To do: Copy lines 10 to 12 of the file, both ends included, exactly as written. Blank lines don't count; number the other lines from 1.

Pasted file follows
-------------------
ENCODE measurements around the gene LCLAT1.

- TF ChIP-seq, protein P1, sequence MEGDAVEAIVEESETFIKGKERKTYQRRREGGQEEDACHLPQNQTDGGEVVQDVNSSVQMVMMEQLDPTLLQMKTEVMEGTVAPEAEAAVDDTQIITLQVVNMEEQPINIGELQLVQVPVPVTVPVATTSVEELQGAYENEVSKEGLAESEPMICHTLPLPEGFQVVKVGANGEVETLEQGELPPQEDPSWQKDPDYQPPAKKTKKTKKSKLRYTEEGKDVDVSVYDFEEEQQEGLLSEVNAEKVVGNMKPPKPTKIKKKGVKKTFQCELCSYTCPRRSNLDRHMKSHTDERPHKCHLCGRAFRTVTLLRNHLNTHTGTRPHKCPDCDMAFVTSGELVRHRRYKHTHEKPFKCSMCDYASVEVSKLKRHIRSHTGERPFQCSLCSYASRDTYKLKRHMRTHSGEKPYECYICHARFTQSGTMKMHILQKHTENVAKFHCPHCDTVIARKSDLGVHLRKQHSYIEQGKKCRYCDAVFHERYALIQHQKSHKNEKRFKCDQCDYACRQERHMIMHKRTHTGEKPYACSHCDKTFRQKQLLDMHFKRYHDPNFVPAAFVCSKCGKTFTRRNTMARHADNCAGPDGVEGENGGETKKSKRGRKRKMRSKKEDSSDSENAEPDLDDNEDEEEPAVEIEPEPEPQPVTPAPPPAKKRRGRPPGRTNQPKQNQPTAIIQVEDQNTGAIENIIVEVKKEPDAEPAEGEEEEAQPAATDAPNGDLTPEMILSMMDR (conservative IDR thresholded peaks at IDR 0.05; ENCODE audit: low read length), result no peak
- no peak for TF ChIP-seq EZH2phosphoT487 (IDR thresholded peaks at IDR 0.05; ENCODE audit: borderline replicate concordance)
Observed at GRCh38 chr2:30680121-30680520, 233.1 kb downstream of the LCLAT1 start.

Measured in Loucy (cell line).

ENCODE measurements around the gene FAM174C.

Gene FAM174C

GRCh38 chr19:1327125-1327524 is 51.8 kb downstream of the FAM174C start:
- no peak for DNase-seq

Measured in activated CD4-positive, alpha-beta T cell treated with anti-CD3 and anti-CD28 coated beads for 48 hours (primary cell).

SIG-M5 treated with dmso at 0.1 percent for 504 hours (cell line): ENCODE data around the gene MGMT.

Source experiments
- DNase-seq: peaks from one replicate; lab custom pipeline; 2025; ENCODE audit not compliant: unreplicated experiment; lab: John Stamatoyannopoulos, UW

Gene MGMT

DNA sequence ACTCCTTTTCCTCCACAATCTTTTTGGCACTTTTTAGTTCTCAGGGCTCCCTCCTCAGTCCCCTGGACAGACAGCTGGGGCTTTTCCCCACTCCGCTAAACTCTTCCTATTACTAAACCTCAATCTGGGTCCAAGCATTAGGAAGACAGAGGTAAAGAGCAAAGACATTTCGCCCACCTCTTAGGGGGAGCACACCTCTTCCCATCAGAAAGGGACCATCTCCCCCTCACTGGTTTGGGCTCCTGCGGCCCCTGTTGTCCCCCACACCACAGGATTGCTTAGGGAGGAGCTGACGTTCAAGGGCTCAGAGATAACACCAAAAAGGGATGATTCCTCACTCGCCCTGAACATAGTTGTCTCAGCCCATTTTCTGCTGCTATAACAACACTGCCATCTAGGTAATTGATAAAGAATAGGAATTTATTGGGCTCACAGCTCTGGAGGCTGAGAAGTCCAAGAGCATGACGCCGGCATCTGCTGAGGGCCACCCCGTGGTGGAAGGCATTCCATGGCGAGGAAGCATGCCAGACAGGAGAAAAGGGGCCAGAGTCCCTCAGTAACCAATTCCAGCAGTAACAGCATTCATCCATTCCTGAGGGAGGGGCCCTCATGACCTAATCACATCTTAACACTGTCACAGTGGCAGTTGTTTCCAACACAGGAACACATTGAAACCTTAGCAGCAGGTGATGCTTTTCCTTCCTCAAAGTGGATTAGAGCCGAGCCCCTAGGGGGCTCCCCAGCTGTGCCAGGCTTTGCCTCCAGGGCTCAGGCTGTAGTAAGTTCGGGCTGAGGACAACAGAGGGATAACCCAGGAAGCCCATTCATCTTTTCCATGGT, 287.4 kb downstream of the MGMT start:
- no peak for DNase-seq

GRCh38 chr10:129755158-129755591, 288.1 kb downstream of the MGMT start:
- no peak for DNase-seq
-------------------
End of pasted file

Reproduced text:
Measured in activated CD4-positive, alpha-beta T cell treated with anti-CD3 and anti-CD28 coated beads for 48 hours (primary cell).

SIG-M5 treated with dmso at 0.1 percent for 504 hours (cell line): ENCODE data around the gene MGMT.

Source experiments